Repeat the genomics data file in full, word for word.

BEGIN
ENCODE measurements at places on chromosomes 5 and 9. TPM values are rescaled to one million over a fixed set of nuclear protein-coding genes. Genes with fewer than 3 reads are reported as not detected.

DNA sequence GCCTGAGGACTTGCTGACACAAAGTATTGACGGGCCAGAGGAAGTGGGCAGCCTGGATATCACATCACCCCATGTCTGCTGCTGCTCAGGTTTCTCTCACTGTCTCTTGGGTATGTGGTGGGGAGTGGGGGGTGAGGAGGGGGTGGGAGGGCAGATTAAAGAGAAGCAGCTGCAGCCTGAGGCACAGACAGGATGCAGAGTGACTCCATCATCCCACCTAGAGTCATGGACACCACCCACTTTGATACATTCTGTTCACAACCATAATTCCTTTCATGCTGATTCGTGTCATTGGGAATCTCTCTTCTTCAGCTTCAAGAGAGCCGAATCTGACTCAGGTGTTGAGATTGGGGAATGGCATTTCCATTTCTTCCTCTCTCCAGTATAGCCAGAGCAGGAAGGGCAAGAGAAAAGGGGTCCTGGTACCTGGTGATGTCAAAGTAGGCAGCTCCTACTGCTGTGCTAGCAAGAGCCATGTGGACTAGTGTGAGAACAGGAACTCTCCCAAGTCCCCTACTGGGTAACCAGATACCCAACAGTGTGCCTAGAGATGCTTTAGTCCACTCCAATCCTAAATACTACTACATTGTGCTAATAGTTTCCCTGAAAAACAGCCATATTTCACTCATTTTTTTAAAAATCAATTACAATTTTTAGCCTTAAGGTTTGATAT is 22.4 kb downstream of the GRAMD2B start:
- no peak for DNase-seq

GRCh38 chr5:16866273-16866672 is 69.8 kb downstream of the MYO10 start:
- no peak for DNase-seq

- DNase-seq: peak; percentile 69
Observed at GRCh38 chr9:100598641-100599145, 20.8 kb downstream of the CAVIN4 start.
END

ENCODE measurements at places on chromosomes 5 and 9. TPM values are rescaled to one million over a fixed set of nuclear protein-coding genes. Genes with fewer than 3 reads are reported as not detected.

DNA sequence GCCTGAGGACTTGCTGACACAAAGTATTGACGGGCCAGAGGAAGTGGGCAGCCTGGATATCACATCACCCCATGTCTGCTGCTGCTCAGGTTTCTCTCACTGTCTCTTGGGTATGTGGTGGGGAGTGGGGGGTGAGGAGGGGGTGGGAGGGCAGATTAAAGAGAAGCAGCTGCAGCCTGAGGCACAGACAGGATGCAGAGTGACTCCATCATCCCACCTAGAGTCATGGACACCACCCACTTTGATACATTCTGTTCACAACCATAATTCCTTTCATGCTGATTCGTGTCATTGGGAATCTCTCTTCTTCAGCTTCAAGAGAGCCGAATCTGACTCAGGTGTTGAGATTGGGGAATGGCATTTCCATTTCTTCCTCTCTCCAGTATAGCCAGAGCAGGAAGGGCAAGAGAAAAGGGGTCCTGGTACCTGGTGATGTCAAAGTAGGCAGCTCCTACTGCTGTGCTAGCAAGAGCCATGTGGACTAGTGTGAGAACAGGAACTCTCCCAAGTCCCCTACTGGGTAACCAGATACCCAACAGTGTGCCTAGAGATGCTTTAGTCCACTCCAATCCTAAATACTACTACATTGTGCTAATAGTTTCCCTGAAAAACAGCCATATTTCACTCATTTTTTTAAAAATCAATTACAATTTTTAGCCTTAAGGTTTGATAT is 22.4 kb downstream of the GRAMD2B start:
- no peak for DNase-seq

GRCh38 chr5:16866273-16866672 is 69.8 kb downstream of the MYO10 start:
- no peak for DNase-seq

- DNase-seq: peak; percentile 69
Observed at GRCh38 chr9:100598641-100599145, 20.8 kb downstream of the CAVIN4 start.